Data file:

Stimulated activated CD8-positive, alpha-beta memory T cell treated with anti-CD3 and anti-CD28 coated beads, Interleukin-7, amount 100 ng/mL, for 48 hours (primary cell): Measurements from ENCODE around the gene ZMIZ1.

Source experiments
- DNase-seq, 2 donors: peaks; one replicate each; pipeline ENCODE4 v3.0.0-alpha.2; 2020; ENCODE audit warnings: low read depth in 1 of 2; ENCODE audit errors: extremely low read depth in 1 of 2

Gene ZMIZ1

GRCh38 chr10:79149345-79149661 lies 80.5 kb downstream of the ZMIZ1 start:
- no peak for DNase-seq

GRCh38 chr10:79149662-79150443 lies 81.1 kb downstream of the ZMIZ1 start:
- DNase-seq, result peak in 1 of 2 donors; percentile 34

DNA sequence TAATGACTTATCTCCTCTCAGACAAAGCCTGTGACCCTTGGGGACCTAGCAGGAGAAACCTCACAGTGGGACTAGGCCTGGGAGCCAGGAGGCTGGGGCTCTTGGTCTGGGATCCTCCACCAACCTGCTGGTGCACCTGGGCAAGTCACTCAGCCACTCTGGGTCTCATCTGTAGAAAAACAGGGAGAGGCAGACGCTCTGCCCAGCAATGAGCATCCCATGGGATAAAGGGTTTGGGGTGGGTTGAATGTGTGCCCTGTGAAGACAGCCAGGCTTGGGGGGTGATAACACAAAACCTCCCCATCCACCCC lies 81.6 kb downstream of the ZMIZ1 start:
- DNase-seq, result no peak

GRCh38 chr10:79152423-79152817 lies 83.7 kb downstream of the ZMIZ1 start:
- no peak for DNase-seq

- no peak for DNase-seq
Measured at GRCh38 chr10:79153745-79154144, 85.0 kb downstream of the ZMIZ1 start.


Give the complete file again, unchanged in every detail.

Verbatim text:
Stimulated activated CD8-positive, alpha-beta memory T cell treated with anti-CD3 and anti-CD28 coated beads, Interleukin-7, amount 100 ng/mL, for 48 hours (primary cell): Measurements from ENCODE around the gene ZMIZ1.

Source experiments
- DNase-seq, 2 donors: peaks; one replicate each; pipeline ENCODE4 v3.0.0-alpha.2; 2020; ENCODE audit warnings: low read depth in 1 of 2; ENCODE audit errors: extremely low read depth in 1 of 2

Gene ZMIZ1

GRCh38 chr10:79149345-79149661 lies 80.5 kb downstream of the ZMIZ1 start:
- no peak for DNase-seq

GRCh38 chr10:79149662-79150443 lies 81.1 kb downstream of the ZMIZ1 start:
- DNase-seq, result peak in 1 of 2 donors; percentile 34

DNA sequence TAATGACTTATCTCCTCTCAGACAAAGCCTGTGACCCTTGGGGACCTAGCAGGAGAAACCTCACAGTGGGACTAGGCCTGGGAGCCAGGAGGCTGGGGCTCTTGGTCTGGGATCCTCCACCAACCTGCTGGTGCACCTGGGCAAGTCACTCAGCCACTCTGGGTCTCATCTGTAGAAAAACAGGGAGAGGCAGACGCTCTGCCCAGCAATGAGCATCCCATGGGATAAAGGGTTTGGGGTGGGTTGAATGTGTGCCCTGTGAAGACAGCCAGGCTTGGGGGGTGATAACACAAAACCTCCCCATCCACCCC lies 81.6 kb downstream of the ZMIZ1 start:
- DNase-seq, result no peak

GRCh38 chr10:79152423-79152817 lies 83.7 kb downstream of the ZMIZ1 start:
- no peak for DNase-seq

- no peak for DNase-seq
Measured at GRCh38 chr10:79153745-79154144, 85.0 kb downstream of the ZMIZ1 start.